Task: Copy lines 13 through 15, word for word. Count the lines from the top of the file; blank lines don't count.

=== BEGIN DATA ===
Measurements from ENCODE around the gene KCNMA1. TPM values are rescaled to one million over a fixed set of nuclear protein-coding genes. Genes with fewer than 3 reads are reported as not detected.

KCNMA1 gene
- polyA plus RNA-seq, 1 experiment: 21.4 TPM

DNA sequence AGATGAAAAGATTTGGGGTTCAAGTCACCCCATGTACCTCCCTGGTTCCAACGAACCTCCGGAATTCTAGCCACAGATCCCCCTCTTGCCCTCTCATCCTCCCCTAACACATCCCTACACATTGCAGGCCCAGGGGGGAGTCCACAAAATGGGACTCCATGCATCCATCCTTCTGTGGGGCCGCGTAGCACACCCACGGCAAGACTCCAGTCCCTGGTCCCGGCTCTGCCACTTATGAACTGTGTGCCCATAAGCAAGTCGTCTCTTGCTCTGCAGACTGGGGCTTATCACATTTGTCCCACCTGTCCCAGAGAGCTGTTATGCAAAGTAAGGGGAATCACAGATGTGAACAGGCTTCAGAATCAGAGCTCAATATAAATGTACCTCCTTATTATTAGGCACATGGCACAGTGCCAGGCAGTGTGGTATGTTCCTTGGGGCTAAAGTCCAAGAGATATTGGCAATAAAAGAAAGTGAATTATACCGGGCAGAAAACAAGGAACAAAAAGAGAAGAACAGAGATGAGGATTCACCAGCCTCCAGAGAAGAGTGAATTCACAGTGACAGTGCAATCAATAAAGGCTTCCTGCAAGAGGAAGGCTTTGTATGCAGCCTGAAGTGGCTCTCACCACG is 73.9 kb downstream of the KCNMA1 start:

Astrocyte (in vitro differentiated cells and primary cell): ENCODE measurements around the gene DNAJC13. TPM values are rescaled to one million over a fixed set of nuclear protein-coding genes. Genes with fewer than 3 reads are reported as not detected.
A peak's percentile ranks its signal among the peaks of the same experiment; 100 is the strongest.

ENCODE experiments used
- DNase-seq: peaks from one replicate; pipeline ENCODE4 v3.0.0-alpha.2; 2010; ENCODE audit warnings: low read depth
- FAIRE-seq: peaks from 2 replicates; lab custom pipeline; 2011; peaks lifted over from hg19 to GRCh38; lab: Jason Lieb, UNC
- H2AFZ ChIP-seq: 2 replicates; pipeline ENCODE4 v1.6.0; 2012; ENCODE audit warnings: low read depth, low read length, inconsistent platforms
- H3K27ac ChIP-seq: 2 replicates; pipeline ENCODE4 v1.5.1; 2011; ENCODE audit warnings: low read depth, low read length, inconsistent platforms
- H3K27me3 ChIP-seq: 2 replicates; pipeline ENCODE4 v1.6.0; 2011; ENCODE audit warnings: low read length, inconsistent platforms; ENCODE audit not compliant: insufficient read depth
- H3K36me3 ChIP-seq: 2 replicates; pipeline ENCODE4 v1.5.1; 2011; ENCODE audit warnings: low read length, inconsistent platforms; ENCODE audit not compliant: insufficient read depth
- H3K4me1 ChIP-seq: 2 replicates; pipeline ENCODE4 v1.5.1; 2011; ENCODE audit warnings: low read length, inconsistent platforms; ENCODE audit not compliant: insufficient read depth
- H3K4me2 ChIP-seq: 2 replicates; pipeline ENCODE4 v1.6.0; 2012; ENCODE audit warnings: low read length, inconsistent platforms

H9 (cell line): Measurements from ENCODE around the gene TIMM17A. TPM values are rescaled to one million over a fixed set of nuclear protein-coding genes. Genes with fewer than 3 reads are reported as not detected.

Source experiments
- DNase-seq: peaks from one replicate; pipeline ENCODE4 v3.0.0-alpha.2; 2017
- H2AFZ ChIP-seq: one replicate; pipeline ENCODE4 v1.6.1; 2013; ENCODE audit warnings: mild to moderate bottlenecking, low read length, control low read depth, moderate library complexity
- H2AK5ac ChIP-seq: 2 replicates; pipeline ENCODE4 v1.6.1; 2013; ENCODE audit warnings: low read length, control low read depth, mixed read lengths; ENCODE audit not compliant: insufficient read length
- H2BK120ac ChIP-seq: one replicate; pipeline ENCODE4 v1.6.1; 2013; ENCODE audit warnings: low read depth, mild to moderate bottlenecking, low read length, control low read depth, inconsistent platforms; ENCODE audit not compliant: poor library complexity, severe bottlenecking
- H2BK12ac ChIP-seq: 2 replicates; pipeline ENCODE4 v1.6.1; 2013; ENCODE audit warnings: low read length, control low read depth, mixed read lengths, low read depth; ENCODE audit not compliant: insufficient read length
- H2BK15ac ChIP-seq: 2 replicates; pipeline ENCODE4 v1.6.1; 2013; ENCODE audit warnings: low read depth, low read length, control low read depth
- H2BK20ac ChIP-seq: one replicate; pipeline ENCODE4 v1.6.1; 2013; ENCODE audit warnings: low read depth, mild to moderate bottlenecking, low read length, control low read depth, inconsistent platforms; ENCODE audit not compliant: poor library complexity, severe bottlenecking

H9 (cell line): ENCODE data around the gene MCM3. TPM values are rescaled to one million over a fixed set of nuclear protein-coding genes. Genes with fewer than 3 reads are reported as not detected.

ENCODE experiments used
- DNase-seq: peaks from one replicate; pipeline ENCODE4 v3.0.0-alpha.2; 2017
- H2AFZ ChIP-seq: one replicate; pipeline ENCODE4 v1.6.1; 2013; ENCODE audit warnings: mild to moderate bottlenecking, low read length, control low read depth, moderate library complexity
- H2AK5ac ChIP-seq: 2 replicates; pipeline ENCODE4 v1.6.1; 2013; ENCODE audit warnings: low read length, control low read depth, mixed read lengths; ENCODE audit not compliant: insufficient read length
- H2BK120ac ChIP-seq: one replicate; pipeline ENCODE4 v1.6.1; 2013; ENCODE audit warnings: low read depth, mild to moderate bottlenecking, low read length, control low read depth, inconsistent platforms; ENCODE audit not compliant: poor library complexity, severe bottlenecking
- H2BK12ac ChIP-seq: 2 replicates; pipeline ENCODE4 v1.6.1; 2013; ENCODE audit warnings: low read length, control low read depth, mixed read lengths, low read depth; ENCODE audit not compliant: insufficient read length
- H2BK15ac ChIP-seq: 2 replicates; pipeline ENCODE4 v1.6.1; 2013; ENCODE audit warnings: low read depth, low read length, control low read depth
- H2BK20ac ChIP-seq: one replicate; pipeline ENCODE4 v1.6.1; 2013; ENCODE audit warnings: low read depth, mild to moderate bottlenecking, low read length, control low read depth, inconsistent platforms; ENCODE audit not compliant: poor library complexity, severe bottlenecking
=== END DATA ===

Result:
- H3K36me3 ChIP-seq: 2 replicates; pipeline ENCODE4 v1.5.1; 2011; ENCODE audit warnings: low read length, inconsistent platforms; ENCODE audit not compliant: insufficient read depth
- H3K4me1 ChIP-seq: 2 replicates; pipeline ENCODE4 v1.5.1; 2011; ENCODE audit warnings: low read length, inconsistent platforms; ENCODE audit not compliant: insufficient read depth
- H3K4me2 ChIP-seq: 2 replicates; pipeline ENCODE4 v1.6.0; 2012; ENCODE audit warnings: low read length, inconsistent platforms